SHELTON, Wash. - On Thursday night in a small back room of the local Burgermaster restaurant, a group of neighbors welcomed the man who plans to be the town's newest transplant from California: convicted sex offender Brian DeVries.
The neighbors of this rural town of 8,500 welcomed him with questions, condemnations and a promise of intense scrutiny. At the end of the meeting, the neighbors said they were willing to give him a chance. Legally, they had no choice.
DeVries, 45, the first man to graduate from California's violent sex-offender treatment program, moved to Washington state last Monday, just hours after being granted unconditional release by a Santa Clara County judge.
He served sentences for molesting nine boys - he admitted molesting at least 50. He then underwent seven years of treatment in a program for violent sex offenders at Atascadero State Hospital. He had himself surgically castrated in 2001.
Some residents of Shelton echoed Washington Gov. Gary Locke's denunciation of DeVries' release. Locke, in a statement, called the decision "outrageous." California, he said, has abandoned its responsibility to watch over one of its most dangerous sex predators.
DeVries' only requirement now is to register with local police, which he did just days after arriving at his father's house near Olympia, about 18 miles southeast of here.
His plan, according to police, is to fix up an old trailer on some family property in the Shelton area and move in as soon as possible. DeVries, with the help of his father, Barry DeVries, initiated contact with local residents, saying he wanted to meet with them before he moved into the area.
Resident Sherry Smith, founder of Parents Against Sex Offenders, led a successful campaign last year to thwart DeVries' plan to move to Shelton. Some of DeVries five siblings live in the region, as do his parents, who are divorced.
She organized the Thursday meeting, which was attended by about 15 neighbors and a detective from the Mason County Sheriff's Office. DeVries, 6 feet, 4 inches tall, 245 pounds, sat in a small chair and meekly answered questions.
"How will you keep yourself safe?" one woman asked him.
He replied that he is newly committed to his Christian faith, intends to keep his impulses in check and plans to have somebody accompany him to public places, such as supermarkets. Then DeVries added: "I don't know. Will people ever feel at ease around me?"
One man answered: "No. I never will. I don't feel at ease looking at your face."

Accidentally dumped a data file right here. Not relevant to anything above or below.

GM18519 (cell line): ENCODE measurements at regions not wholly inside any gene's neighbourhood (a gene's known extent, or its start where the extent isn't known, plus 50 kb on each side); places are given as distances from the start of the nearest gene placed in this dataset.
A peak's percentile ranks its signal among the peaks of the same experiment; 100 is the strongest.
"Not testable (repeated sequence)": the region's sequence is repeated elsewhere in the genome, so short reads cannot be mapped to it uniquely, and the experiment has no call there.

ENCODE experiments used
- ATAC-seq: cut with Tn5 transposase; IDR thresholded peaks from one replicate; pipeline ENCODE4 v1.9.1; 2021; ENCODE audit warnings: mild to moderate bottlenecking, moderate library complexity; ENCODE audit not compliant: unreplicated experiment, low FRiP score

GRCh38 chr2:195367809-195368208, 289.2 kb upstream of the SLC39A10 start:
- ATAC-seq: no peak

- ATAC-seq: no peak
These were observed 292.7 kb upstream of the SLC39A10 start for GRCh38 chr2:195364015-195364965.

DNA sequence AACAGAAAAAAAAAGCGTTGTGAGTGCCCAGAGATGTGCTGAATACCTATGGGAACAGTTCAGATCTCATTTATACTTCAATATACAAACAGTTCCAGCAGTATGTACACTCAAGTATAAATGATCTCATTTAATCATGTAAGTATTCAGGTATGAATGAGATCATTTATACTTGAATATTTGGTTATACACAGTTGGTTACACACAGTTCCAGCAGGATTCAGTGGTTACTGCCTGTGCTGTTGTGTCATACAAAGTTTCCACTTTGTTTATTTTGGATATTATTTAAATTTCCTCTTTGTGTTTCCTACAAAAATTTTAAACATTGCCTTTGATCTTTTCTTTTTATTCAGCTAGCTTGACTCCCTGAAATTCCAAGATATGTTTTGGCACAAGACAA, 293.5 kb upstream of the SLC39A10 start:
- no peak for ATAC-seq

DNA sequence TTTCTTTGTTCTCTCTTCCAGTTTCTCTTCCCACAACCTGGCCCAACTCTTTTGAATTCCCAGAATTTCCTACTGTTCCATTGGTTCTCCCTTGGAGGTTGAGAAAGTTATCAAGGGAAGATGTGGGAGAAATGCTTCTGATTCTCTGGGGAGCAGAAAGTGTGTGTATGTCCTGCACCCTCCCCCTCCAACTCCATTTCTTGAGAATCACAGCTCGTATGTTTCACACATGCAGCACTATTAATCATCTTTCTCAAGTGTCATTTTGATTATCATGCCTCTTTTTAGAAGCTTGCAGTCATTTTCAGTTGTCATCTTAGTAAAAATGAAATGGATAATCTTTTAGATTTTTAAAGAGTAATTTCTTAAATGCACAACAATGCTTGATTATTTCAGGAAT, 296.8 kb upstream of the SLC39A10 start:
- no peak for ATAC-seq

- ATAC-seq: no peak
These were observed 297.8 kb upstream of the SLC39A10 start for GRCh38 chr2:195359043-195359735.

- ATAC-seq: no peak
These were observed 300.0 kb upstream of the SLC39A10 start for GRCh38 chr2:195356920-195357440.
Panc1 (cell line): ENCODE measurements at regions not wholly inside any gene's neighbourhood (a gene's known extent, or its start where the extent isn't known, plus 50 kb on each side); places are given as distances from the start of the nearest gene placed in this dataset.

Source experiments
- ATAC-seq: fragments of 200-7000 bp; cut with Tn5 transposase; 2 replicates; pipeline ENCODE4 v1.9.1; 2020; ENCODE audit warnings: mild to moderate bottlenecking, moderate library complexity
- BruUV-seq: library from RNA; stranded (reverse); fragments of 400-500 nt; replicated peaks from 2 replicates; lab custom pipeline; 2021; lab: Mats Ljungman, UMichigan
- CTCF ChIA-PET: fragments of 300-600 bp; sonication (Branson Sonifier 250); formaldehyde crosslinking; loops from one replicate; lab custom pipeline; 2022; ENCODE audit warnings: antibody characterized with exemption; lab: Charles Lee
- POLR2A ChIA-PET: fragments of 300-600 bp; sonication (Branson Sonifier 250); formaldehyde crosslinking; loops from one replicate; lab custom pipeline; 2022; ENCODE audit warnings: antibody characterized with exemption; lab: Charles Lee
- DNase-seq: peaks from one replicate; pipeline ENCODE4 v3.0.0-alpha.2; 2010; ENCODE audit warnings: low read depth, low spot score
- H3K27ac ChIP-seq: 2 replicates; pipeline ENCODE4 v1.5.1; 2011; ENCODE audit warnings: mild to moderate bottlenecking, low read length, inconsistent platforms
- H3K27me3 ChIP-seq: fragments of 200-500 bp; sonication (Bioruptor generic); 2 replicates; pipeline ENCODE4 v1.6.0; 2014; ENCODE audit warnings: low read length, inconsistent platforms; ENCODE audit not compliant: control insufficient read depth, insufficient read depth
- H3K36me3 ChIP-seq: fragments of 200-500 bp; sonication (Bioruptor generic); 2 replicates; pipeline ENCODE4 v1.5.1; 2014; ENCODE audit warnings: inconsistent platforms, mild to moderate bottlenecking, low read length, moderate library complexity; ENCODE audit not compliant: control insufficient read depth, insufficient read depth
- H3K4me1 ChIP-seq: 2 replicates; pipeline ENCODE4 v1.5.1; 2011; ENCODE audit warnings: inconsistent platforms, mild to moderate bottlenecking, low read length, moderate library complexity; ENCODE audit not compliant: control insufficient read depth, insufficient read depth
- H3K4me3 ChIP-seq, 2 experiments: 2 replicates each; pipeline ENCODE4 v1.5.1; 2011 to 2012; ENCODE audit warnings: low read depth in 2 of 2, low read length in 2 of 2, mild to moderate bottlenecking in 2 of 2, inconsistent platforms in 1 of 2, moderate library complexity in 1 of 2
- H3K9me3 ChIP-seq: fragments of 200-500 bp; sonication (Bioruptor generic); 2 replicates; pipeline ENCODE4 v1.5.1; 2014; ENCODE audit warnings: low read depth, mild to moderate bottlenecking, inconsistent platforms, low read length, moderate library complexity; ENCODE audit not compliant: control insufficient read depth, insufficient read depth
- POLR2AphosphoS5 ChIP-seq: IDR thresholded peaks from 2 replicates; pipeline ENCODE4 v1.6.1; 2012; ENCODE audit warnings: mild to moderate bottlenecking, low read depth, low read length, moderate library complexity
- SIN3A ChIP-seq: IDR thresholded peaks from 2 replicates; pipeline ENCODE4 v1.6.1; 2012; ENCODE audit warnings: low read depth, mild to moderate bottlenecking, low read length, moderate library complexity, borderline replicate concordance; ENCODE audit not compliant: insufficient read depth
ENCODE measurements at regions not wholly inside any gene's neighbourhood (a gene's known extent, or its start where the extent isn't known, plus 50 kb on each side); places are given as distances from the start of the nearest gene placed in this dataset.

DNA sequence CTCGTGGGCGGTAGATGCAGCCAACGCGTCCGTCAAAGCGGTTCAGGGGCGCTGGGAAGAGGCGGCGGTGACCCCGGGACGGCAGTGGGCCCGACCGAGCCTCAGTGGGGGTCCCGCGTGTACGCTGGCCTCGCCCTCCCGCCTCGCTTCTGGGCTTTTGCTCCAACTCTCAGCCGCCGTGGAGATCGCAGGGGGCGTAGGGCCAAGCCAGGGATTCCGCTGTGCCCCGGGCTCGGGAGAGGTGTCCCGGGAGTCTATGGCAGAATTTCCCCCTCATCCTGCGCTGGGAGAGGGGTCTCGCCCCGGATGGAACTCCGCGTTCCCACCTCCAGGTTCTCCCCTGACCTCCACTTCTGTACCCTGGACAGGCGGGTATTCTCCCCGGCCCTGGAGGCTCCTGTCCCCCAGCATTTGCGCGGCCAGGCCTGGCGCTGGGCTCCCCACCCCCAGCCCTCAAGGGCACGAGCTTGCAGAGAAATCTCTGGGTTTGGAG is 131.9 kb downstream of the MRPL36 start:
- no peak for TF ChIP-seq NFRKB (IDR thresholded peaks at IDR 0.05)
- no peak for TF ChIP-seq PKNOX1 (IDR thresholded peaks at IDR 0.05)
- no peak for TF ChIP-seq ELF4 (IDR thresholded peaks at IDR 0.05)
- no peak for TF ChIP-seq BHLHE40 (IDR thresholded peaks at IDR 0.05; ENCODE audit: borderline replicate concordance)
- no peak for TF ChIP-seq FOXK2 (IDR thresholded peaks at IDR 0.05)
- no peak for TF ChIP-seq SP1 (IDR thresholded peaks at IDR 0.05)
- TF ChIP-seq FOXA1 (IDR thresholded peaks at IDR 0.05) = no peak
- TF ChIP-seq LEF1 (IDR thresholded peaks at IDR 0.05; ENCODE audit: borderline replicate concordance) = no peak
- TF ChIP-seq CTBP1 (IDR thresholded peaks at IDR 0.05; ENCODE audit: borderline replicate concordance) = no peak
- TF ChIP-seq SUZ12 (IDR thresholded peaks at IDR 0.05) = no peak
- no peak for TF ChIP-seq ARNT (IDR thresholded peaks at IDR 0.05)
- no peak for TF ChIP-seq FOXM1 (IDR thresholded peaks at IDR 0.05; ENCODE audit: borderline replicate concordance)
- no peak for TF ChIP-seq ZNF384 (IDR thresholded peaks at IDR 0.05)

Thurston County Detective Daryl Leischner said he would check on DeVries once a week as long as he is living with his father in Olympia. Mason County Detective Bill Adam said he would check on DeVries once a month after he moves to the Shelton area. Mason County, with a rural population of about 54,000 people, has about 200 registered sex offenders. Of that number, 18 are considered Level 3 offenders, potentially the most dangerous.
DeVries is a Level 3 offender. But Leischner and Adam said DeVries appeared to be sincere in trying to live an upright life.
"I hate to say it," Leischner said, "but this is a case where only time will tell."
Under a 1996 California law, sexual offenders considered too dangerous to be released could be held in state mental hospitals after serving prison sentences. They could be recommitted every two years or win release after successfully completing the treatment program. Washington state has a similar law.
For the past year, DeVries lived under supervision in a trailer on the edge of the Soledad correctional facility in Monterey County. He ended up there after more than 100 landlords in the Santa Clara area refused to take him in for the outpatient part of his treatment.
As part of his supervised treatment, DeVries was required to participate in group and individual therapy, register with police every 90 days, submit to random searches and drug-testing, and wear a global positioning satellite device so authorities could keep track of him.
His public defender, Brian Matthews, said that if DeVries had not gone through treatment, he could have spent the rest of his life at Atascadero.
Just before the court unconditionally released him, Santa Clara Superior Court Judge Robert A. Baines told him: "Good luck, Mr. DeVries, and for God's sake, don't prove me wrong."
The Los Angeles Times is a Tribune Publishing newspaper.